A wood fire goes a long way to making a house a cozy home, but woodcutters might also think of their neighbors while cutting a winter wood supply.
Many firewood collectors do not recognize the value of the partially or completely dead standing trees they see in the forest. These woodland features, called snags, support a complex system of life. By understanding a little about snags, people who appreciate Idaho's wildlands come to value them and leave some here and there, changing their woodcutting habits to benefit wildlife.
In Idaho, about 50 species of birds and 25 species of mammals nest, roost, forage or take shelter in snags. Artificial snags are now being placed in many places that have lost snags. At Wolf Bay in the Panhandle, artificial snags create hunting perches for bald eagles which frequent the area in the late winter to feed on kokanee salmon, as many of the natural snags have been removed during road construction in the area. Plants and invertebrates also benefit from snags, which eventually fall and provide watershed protection and the nutrients that create rich forest soils.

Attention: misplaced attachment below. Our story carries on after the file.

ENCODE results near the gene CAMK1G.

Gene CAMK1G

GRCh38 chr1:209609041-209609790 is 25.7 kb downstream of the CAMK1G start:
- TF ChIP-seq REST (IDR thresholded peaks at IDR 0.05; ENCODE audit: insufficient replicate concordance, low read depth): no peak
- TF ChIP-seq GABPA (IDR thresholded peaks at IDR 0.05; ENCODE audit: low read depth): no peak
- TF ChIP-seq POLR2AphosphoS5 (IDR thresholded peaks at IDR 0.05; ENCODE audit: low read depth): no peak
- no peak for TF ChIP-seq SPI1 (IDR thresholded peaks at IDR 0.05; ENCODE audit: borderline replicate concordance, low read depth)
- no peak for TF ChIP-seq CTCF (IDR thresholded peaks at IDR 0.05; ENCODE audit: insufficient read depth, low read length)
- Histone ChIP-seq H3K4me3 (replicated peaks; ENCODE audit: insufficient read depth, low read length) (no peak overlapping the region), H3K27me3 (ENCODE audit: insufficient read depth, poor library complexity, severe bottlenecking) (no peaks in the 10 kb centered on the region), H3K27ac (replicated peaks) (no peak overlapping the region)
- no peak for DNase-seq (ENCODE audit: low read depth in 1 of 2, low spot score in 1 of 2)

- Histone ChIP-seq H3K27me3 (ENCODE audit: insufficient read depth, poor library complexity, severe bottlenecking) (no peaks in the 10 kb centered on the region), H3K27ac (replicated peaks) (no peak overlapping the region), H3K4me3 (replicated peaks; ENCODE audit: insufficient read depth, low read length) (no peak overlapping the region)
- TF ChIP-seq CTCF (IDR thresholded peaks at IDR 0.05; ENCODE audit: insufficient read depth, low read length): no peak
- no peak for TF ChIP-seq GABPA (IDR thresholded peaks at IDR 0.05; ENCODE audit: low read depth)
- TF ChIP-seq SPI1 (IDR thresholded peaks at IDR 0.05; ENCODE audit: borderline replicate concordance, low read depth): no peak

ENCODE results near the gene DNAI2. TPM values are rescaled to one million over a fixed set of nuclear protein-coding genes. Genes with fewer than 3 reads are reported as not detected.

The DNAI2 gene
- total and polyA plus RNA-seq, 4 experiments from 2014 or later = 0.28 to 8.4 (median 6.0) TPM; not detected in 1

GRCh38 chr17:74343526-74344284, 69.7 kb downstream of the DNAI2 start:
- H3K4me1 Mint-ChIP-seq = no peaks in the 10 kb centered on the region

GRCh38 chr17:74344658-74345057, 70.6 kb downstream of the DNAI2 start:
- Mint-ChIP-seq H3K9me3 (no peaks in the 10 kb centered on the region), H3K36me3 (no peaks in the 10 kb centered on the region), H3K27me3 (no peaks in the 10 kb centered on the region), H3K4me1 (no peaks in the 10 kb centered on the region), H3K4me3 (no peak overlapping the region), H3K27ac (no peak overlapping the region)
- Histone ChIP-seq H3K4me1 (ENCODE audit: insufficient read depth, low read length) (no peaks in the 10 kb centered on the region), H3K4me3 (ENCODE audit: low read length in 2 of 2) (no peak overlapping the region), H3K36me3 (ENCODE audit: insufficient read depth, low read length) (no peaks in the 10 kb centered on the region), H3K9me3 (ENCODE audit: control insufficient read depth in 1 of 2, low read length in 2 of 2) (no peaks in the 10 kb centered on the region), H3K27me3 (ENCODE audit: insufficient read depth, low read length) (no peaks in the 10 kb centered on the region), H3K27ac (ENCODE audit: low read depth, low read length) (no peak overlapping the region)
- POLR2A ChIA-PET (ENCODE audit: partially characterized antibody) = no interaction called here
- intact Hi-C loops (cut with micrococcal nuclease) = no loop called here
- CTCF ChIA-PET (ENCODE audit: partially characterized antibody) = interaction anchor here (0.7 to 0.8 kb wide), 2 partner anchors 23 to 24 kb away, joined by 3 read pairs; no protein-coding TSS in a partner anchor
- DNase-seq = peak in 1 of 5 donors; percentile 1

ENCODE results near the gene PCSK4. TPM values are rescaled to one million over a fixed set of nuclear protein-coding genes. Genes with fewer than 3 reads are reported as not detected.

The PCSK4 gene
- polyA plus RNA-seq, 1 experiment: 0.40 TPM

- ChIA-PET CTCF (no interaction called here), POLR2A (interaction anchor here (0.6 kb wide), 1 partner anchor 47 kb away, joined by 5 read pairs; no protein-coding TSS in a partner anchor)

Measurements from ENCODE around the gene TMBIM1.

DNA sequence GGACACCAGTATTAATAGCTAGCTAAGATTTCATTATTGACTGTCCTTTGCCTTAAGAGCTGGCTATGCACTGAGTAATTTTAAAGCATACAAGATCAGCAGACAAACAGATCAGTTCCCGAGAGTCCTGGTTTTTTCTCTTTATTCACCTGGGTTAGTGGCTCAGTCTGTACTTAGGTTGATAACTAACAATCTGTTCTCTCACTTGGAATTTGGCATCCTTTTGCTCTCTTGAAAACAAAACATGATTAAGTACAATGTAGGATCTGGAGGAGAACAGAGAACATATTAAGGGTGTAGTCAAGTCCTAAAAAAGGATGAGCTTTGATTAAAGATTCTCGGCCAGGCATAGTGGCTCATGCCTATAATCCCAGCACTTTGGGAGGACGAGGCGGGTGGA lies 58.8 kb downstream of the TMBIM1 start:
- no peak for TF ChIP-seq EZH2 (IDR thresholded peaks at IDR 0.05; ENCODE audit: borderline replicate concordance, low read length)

Many of the snags woodcutters fell are left on the ground because they are too far decayed to make good firewood. This only speeds up the process of the snag becoming a soil enhancement, by dropping it before or while it provided a home for wildlife.
Before dropping a snag, look for any fungal growth on the main trunk. If you see any, there are better, more solid trees around to heat your home as this snag has already begun to decay and will soon be a home for wildlife. Look for any signs of current wildlife use such as nesting cavities or signs of roosting. Woodpecker holes indicate there are many insects already inhabiting the tree, and insects are the last thing you want to bring into your home. Leaving such trees standing will benefit wildlife.